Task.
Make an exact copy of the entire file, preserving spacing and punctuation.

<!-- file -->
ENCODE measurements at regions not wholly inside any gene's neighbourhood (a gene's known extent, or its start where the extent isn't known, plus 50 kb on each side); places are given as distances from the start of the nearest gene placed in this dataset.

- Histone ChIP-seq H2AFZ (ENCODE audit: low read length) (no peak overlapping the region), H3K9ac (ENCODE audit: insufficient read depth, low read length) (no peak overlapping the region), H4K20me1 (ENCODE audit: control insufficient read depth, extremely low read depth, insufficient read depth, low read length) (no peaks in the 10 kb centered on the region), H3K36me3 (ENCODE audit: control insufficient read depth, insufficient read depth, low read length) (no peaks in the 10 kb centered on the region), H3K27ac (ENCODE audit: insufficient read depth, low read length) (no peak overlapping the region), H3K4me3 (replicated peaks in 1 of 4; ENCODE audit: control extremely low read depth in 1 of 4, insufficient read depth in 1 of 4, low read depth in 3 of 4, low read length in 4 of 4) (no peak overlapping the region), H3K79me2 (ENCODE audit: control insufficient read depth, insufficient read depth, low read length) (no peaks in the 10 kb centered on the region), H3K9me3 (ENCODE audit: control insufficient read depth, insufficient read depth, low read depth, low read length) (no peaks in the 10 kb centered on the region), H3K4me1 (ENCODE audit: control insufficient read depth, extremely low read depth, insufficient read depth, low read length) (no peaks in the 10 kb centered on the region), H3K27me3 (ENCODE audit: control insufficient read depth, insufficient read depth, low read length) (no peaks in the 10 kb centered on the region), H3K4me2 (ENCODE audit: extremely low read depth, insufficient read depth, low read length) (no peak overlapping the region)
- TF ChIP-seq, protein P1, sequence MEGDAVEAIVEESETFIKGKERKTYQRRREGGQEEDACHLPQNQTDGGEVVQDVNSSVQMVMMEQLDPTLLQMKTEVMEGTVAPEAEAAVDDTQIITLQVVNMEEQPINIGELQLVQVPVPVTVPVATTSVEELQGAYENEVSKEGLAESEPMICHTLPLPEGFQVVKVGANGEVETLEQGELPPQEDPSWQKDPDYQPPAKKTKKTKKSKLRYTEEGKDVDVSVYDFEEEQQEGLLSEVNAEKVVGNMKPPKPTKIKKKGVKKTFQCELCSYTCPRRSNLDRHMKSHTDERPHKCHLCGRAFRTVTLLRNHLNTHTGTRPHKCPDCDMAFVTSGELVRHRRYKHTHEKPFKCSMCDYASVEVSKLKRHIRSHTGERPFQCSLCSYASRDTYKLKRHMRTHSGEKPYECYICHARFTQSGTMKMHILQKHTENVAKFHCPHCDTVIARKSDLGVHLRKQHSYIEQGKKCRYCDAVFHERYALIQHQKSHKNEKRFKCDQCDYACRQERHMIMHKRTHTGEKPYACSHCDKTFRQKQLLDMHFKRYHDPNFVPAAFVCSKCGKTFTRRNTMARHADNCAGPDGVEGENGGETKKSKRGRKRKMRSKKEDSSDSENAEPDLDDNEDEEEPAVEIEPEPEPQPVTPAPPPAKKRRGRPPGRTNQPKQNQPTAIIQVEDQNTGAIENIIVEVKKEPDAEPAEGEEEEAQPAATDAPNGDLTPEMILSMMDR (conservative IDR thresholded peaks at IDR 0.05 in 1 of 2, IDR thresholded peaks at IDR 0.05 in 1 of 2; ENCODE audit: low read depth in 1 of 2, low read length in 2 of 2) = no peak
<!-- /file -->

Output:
ENCODE measurements at regions not wholly inside any gene's neighbourhood (a gene's known extent, or its start where the extent isn't known, plus 50 kb on each side); places are given as distances from the start of the nearest gene placed in this dataset.

- Histone ChIP-seq H2AFZ (ENCODE audit: low read length) (no peak overlapping the region), H3K9ac (ENCODE audit: insufficient read depth, low read length) (no peak overlapping the region), H4K20me1 (ENCODE audit: control insufficient read depth, extremely low read depth, insufficient read depth, low read length) (no peaks in the 10 kb centered on the region), H3K36me3 (ENCODE audit: control insufficient read depth, insufficient read depth, low read length) (no peaks in the 10 kb centered on the region), H3K27ac (ENCODE audit: insufficient read depth, low read length) (no peak overlapping the region), H3K4me3 (replicated peaks in 1 of 4; ENCODE audit: control extremely low read depth in 1 of 4, insufficient read depth in 1 of 4, low read depth in 3 of 4, low read length in 4 of 4) (no peak overlapping the region), H3K79me2 (ENCODE audit: control insufficient read depth, insufficient read depth, low read length) (no peaks in the 10 kb centered on the region), H3K9me3 (ENCODE audit: control insufficient read depth, insufficient read depth, low read depth, low read length) (no peaks in the 10 kb centered on the region), H3K4me1 (ENCODE audit: control insufficient read depth, extremely low read depth, insufficient read depth, low read length) (no peaks in the 10 kb centered on the region), H3K27me3 (ENCODE audit: control insufficient read depth, insufficient read depth, low read length) (no peaks in the 10 kb centered on the region), H3K4me2 (ENCODE audit: extremely low read depth, insufficient read depth, low read length) (no peak overlapping the region)
- TF ChIP-seq, protein P1, sequence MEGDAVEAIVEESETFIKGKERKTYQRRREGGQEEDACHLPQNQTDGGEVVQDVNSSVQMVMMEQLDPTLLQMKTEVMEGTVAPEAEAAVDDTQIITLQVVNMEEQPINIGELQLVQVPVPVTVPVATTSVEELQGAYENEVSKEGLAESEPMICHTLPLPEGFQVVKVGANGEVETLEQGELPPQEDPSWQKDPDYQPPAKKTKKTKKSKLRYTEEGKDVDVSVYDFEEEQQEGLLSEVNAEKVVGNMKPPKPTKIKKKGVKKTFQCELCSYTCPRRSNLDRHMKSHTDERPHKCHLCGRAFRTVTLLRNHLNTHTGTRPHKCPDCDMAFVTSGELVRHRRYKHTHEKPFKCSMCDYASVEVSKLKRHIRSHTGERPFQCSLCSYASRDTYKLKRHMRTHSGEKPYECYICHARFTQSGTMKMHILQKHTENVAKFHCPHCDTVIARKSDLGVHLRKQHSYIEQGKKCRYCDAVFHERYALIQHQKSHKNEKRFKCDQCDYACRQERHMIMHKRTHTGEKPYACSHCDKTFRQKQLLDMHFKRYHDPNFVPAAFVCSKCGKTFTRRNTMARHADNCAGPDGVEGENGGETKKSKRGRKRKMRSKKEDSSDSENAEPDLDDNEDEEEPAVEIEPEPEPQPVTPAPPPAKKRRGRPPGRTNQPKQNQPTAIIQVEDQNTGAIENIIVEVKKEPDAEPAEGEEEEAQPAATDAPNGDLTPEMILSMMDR (conservative IDR thresholded peaks at IDR 0.05 in 1 of 2, IDR thresholded peaks at IDR 0.05 in 1 of 2; ENCODE audit: low read depth in 1 of 2, low read length in 2 of 2) = no peak